Nintendo fans got lots of exciting news this month: a new system that has a lot of good third party support, new Fire Emblem games, a new Mario game, and, perhaps most anticipated, more news on the newest Legend of Zelda game, Breath of the Wild. While I still have many reservations about the game, especially concerning Zelda’s role and the stupidity of her not being a playable main character, watching the new trailer actually made me want to play a Zelda game for the first time in a long while. Thinking back, the last time I was actively interested in a Zelda game was back when The Phantom Hourglass came out in 2007. Though unrelated in narrative, the 3DS game borrowed heavily from the 2002 Gamecube game, Wind Waker, which remains one of my favorite iterations of the Zelda story and is by far my favorite art style of the whole series.
My Zelda flames stoked once more, I set out in search of fic of my favorite Wind Waker-verse character, Tetra. While the headstrong pirate girl got seriously shafted in the second half of Wind Waker due to her “true calling” as a reincarnation of Princess Zelda, I found her character intriguing. How did this pre-teen-looking girl become the captain of a pirate crew? How did she end up forming this found family with a bunch of strange dudes? Furthermore, how would she adapt to her duties as princess while still holding onto to her pirate life? While the fic I found doesn’t answer anything about her past, it does make a pretty good guess about her future—while throwing in a ship that I didn’t know I wanted, but am glad that I know of now.
Ladies in video games have come a long way from Pauline getting manhandled by Donkey Kong in his self-titled arcade game. Yet, still, the trope of the damseled woman is one of the staples of video games, and her love at the end of a heroic rescue is the ultimate reward for the hero du jour. One of the series that suffers a lot from this is the Zelda franchise. It’s true that Link and Zelda don’t always have an implied romantic relationship, or that Zelda just sits there waiting for Link to come and beat Ganon in any of his incarnations. However, the minds behind Zelda seem adamant against creating a game that gives Zelda a more active role—or even makes her the protagonist—and thus she inevitably becomes a victim in each and every game.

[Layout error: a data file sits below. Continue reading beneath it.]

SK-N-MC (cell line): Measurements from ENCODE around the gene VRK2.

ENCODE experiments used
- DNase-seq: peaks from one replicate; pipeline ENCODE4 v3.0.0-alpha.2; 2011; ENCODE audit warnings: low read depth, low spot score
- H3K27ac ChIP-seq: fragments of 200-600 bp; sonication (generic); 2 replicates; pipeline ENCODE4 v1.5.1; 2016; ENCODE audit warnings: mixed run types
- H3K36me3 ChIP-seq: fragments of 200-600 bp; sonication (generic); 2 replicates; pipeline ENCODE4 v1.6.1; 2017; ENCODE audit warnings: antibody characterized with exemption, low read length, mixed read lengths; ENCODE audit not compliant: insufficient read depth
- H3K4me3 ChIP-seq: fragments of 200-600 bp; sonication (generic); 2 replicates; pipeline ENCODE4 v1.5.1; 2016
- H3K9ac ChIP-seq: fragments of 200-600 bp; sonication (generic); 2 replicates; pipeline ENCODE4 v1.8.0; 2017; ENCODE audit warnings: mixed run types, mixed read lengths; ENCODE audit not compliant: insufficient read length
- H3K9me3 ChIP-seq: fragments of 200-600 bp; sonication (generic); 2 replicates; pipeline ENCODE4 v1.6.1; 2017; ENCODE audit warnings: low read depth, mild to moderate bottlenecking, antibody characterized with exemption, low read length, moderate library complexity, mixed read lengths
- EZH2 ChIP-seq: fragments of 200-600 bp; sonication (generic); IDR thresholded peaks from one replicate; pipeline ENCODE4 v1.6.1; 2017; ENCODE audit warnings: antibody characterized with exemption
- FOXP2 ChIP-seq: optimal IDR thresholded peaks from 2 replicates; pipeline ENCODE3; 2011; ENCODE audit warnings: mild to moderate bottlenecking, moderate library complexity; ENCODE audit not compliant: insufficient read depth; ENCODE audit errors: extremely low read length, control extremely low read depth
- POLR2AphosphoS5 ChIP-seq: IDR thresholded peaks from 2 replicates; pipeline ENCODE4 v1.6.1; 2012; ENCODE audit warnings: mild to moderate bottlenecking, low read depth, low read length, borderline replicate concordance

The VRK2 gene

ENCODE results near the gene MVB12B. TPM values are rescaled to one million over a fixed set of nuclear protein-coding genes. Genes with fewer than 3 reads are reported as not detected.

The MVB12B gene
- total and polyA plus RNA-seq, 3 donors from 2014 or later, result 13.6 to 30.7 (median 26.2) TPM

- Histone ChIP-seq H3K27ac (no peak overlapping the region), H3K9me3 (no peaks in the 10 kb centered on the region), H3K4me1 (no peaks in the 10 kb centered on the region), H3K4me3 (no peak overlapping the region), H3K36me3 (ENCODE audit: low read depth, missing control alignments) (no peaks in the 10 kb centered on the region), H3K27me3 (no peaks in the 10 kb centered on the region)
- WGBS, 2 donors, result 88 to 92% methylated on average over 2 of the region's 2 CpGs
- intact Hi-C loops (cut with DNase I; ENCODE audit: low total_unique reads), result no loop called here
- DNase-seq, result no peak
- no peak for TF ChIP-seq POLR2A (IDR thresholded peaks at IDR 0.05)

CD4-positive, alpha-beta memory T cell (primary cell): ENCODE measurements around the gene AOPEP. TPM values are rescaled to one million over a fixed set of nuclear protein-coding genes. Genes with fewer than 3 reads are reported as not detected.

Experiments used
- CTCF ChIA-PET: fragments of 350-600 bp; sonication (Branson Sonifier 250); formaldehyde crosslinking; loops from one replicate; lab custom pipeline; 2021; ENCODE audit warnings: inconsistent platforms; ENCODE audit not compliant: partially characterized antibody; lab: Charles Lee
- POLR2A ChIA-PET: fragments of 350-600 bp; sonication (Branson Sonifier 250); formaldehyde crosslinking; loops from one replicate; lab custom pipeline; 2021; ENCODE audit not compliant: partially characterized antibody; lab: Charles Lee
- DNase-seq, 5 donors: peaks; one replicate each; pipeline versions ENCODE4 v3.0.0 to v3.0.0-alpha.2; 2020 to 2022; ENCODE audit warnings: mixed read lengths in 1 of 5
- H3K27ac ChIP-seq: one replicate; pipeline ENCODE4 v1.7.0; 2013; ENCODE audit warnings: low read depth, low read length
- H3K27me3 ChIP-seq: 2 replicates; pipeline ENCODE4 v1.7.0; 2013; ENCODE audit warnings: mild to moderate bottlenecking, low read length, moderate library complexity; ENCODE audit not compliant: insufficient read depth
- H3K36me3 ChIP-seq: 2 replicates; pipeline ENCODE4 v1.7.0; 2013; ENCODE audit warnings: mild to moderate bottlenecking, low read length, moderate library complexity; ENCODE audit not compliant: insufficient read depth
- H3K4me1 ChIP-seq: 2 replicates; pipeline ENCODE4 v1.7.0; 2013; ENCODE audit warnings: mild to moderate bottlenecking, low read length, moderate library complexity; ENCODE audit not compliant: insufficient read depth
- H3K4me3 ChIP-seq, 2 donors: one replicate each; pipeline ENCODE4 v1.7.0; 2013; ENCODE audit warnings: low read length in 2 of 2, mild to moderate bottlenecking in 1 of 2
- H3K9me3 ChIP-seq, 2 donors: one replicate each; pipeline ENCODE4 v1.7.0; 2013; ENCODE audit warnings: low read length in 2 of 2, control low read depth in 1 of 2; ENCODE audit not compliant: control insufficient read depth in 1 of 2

As the wielder of the Triforce of Wisdom, Zelda is intelligent and cunning, so it really is a shame that players only get to see the tip of what this really entails, even though they do get to see how Link’s Courage and Ganon’s Power work. Today’s webcomic Web Crush finally gives Zelda the spotlight she deserves, and in, perhaps, one of the most unlikely of ways.
If there’s anything we’ve learned from Disney over the years, it’s that princesses sell. In fact, even if a girl isn’t a princess, she ends up being turned into a princess all for the sake of marketing—is it any wonder why toys of Lilo and Stitch are no longer being made despite the strength of the film itself? There’s something timeless about a princess, or at least the concept of them, and the movie industry hasn’t been the only one to notice this. Many modern games still employ princesses as a trope or a stand-in collectible, both of which aren’t really ideal for the representation of ladies in games. But let’s bring this back to marketability and the line-up of one very specific puzzle in the 3DS Mii Plaza.
Ever since I saw it, I knew that I’d have to complete the ‘Nintendo Starlets’ puzzle no matter how many people I’d need to street pass to get the pieces. Obviously I knew Princess Peach would be on there, but the other characters were a mystery to me: which female characters would Nintendo deign to put on the same rank as the pinnacle of princessliness herself?
As I continued getting pieces, though, I became more and more disappointed. Rosalina was the next princess I unlocked: not unexpected, and my feelings on her are rather neutral. Then Zelda. Then… Zelda again. And finally Pauline. I don’t know about you, but there’s something incredibly boring about this group. The disappointment came twofold: from a girl who didn’t sign up for a puzzle called “Nintendo Princesses” and from a Nintendo fan who knows that Nintendo has a wealth of female characters to choose from, or at least enough that they didn’t have to use Zelda twice.